Gov. McCrory and Republican lawmakers in the General Assembly passed a tax reform law in 2013, but the full effects of that law haven’t been felt until tax season of this year and the results are surprising a lot of people. While politicians called their plan a tax cut, a majority of North Carolina families will actually see their overall state tax burden increase, while most of the benefits went to the wealthy and big corporations. That’s not only unfair, but it hurts families who are already struggling to make ends meet.
A Tax System That's Unfair to Working Families
The 2013 tax plan was built around a reduction of income tax rates from a progressive structure into a new flat rate of 5.8% this year and 5.75% after that. Now every income taxpayer would see some benefit from this cut, but wealthier people would get a much bigger break. In addition, the corporate tax rate was cut from 6.9% to 6% this year and even lower in future years. That change benefits mostly wealthy shareholders. The NC Budget and Tax Center estimated that 66% of all the benefits in the tax plan go to the top 1% of earners. While income taxes were lowered, the tax plan raised several other types of taxes including sales taxes on home electricity, college meal plans and tickets for movies, sporting events and concerts.
The tax package also eliminated several tax breaks that were helpful to middle-and-lower income families, such as, the back-to-school sales tax holiday, child care tax credits, tax benefits for college savings plans (529s), deductions for seniors’ medical expenses and most importantly, the Earned Income Tax Credit for families earning less than $50,000 a year.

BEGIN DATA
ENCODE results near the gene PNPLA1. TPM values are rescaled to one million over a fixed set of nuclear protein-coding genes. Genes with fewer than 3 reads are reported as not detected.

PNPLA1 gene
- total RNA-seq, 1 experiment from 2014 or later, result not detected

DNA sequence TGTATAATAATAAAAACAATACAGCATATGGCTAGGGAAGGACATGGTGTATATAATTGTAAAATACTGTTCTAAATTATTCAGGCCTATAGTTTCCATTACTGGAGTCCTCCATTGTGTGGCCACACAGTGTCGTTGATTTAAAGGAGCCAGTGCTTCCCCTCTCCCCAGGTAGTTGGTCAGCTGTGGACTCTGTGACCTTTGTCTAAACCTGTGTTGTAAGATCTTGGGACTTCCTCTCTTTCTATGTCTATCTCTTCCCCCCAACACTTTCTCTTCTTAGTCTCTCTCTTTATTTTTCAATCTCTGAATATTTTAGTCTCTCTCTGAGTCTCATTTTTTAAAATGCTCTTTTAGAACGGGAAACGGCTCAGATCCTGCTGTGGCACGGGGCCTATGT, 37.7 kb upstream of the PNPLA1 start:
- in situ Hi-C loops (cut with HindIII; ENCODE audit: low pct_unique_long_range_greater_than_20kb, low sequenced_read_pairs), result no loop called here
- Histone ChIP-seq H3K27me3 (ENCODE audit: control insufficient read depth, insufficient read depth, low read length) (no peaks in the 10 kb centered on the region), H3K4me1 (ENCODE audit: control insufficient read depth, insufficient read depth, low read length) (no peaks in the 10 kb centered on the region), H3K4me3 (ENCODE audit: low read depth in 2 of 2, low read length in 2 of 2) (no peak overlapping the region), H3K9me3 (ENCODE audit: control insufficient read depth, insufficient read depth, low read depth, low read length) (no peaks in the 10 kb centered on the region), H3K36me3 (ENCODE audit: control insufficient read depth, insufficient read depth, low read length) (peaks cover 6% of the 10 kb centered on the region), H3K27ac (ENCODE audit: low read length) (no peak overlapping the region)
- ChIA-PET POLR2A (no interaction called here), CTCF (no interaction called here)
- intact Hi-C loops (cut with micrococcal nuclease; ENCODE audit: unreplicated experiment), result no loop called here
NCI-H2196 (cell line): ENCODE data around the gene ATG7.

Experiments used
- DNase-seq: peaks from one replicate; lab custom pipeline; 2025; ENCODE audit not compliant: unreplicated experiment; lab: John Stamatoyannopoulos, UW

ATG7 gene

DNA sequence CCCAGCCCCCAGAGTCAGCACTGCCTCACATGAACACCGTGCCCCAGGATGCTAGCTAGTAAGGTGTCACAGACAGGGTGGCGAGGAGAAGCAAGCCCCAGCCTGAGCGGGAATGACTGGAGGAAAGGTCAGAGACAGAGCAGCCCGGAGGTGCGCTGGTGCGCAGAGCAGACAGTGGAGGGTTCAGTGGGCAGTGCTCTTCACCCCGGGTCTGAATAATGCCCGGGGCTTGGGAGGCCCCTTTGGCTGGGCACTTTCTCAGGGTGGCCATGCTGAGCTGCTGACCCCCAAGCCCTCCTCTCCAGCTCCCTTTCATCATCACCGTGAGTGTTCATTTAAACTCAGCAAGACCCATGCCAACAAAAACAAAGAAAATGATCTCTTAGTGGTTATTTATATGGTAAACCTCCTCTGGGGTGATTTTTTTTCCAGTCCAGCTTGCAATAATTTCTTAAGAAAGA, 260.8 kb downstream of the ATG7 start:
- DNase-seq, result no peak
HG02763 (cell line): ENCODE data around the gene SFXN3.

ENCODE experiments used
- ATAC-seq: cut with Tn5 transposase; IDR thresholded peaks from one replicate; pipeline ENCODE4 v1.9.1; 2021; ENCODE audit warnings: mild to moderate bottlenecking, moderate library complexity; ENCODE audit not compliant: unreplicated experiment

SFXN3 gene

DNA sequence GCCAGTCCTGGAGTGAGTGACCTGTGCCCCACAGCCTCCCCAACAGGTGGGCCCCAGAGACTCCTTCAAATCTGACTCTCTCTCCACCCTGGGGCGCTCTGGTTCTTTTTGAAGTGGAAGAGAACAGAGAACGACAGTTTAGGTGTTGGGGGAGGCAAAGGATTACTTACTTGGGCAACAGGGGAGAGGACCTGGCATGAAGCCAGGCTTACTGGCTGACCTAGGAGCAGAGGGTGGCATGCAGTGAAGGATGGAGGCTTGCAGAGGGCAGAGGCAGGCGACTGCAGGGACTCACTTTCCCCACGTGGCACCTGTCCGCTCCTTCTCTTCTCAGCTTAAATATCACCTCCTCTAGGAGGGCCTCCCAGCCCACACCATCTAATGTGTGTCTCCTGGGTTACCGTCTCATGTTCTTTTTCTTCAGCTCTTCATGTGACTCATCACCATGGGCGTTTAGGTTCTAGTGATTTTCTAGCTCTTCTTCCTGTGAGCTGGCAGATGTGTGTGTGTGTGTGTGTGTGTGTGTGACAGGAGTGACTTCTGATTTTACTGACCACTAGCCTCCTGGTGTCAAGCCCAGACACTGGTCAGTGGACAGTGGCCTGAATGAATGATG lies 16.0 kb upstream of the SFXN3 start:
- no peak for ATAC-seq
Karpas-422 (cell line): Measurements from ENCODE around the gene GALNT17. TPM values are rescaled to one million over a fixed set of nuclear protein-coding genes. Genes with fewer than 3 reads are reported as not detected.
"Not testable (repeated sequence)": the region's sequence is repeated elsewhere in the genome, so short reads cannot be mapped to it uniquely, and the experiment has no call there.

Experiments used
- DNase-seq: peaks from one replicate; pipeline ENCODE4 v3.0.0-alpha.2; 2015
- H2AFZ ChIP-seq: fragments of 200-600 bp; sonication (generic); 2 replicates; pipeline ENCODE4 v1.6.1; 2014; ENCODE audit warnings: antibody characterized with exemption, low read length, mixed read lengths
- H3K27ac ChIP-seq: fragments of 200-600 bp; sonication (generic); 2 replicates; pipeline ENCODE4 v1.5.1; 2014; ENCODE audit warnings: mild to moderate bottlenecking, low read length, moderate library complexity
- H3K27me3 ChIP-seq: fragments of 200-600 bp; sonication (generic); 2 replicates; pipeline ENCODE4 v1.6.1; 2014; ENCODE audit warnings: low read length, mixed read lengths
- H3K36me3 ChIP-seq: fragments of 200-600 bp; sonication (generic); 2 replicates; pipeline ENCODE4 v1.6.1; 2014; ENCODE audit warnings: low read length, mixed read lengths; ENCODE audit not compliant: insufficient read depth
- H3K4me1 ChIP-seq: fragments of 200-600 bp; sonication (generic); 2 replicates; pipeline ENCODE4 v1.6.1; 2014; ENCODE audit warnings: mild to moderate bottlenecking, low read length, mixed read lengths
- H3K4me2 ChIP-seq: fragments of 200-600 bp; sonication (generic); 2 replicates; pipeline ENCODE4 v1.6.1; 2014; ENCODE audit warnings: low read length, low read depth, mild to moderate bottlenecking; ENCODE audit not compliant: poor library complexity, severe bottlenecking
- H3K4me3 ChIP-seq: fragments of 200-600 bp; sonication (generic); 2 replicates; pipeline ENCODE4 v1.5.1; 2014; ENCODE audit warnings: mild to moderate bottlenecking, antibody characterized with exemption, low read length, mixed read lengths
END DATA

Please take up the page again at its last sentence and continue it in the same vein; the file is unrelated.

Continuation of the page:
In the end, the effect of the tax plan is to dramatically reduce state government revenue used to support public schools, public health, and other government programs. The tax plan has cost an estimated $1 billion in lost revenue already and the state is currently facing a $271 million budget shortfall for the current year. Tax cuts for the wealthy have already forced budget cuts for teaching assistants, textbooks and more and they will only continue to jeopardize the investments we can make in our future.
An Economy That Isn't Working for the Middle Class
While Gov. McCrory proclaims a “Carolina Comeback,” the average North Carolinian just isn’t feeling it. Since 2011, median household income has fallen sharply. North Carolina now ranks 47th in the nation in median household income.
The percentage of North Carolinians who have a job or are looking is at its lowest point since data tracking began in 1976—less than 60%! And 57% of all jobs created since the Great Recession pay poverty-level wages.